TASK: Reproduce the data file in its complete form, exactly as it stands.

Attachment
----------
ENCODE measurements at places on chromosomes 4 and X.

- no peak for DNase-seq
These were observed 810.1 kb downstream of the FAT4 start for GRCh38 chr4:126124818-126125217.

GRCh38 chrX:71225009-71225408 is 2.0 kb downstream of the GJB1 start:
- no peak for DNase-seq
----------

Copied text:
ENCODE measurements at places on chromosomes 4 and X.

- no peak for DNase-seq
These were observed 810.1 kb downstream of the FAT4 start for GRCh38 chr4:126124818-126125217.

GRCh38 chrX:71225009-71225408 is 2.0 kb downstream of the GJB1 start:
- no peak for DNase-seq